Another difference between a viola and a violin is the ‘clef’ that their written music is played in. Ok—stay with me here. Picture the 5 parallel staff lines that music is written on—if you put a note on each space and each line, they represent the white keys on a keyboard. The higher pitched instruments and the lower pitched instruments can’t be using the same notes, so there are symbols at the beginning of the tablature to basically define the ‘clef’ or pitch, so we can all read the parts using the same 5 lines. Most high pitched instruments (like violins, flutes, trumpets, mandolins, banjos and guitars) are in the treble (or G) clef. These would be the keys to the right of middle C on a piano. The low guys are in the bass (or F) clef, and the viola kind of straddles both sides of middle C, putting it in the alto (or C) clef.

Keyboard and stave

There’s always been a bit of rivalry between the folks who play violins and violas—viola players think us violinists are swaggering exhibitionists and we think they are dreary mopes. There are lots of snotty jokes about viola players, partially because they are outnumbered like 4 to 1. How do you keep your violin from getting stolen? Put it in a viola case….  Or why do so many people take an instant dislike to the viola? It saves time…. Or what’s the difference between a seamstress and a viola player? The seamstress tucks up the frills…. (Yeah, I know, that’s kind of obscure.) Or how do you get a violin to sound like a viola? Either sit in the back and don’t play, or play in the low register with a lot of wrong notes…. Or if you’re lost in a desert, what do you aim for? A good viola player, a bad viola player, or an oasis?  The bad viola player—the other two are only figments of your imagination.

KittyWell, my friend Kitty would hire me occasionally (when gigs were slow and the snow was falling) to do simple woodworking at her warm and cosy and music-filled shop in Nederland, Colorado, where she made beautiful harpsichords. That is a soft, lovely sounding wooden keyboard instrument from the ‘Baroque’ era—her business was called “Gopher Baroque”. She traded in the cold and windy weather and moved to a beach in Belize, much as I have done. We had a long and wonderful friendship, even if she was a viola player. RIP.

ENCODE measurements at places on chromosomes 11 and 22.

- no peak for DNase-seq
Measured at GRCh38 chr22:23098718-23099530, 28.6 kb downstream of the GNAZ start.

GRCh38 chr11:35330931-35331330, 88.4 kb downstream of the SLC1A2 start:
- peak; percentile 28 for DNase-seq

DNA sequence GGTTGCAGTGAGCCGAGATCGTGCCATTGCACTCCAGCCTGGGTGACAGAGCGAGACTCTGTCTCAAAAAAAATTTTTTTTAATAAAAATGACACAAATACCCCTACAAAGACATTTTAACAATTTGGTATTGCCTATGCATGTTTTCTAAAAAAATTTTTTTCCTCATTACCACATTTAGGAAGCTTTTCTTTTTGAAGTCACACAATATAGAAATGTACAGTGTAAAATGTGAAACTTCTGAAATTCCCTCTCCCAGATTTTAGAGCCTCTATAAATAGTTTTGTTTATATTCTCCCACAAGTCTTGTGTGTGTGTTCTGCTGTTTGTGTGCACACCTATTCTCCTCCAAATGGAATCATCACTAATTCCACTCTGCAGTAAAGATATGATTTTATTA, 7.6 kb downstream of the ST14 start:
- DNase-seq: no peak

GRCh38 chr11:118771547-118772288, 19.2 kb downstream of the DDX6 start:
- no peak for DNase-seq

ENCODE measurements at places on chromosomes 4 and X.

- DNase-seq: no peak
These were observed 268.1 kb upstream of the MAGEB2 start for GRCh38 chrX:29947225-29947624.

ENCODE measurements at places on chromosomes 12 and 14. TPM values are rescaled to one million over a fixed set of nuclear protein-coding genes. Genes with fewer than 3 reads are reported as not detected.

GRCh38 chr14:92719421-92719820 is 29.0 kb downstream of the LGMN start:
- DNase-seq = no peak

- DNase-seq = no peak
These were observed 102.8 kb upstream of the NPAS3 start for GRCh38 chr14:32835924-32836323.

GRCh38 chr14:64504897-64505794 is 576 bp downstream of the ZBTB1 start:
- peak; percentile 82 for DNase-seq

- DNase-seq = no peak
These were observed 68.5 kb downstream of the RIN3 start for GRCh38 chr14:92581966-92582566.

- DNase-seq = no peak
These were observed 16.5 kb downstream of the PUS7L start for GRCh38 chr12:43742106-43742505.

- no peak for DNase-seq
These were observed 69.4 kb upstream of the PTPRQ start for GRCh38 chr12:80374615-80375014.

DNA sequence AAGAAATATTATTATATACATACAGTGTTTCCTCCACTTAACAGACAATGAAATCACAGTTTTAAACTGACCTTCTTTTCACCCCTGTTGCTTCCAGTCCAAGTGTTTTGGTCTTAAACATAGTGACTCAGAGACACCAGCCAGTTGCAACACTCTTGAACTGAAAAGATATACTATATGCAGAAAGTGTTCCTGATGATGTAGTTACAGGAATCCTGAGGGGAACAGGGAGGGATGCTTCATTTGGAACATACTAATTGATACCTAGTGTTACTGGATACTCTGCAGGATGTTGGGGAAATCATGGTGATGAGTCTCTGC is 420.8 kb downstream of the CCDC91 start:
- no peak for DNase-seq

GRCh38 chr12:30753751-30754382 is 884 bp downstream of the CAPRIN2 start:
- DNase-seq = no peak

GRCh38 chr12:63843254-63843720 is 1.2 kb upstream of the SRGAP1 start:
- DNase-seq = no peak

Come on out some night and listen to Ben Jammin’ and the Howlers—we play most every Friday night at the beautiful and spacious Roca Verde bar and restaurant down south in Dominical, starting at 7:30 pm. I play a 5 string violin, which means I am greedy and have the best of both worlds—my violins extra low string being the high C string of a viola. There are a few venues in Dominical and the Quepos area that hire musicians—Hawg ‘N’ Bill in Manuel Antonio consistently has live music, as does Dos Locos and Wacky Wanda’s downtown. There are special shows at Patron’s, the Rum Bar and Maracatu in Dominical. Support the clubs and venues that support live musicians!

A table, a chair, a bowl of fruit and a violin; what more does a man need? Albert Einstein

The viola is commonly (with rare exceptions) played by infirm violinists, or by decrepit players of wind instruments who happen to have been acquainted with a stringed instrument once upon a time. Richard Wagner, composer, 1869

It takes generosity to discover the whole through others. If you realize you are only a violin, you can open yourself up to the world by playing your role in the concert. Jacques Yves Cousteau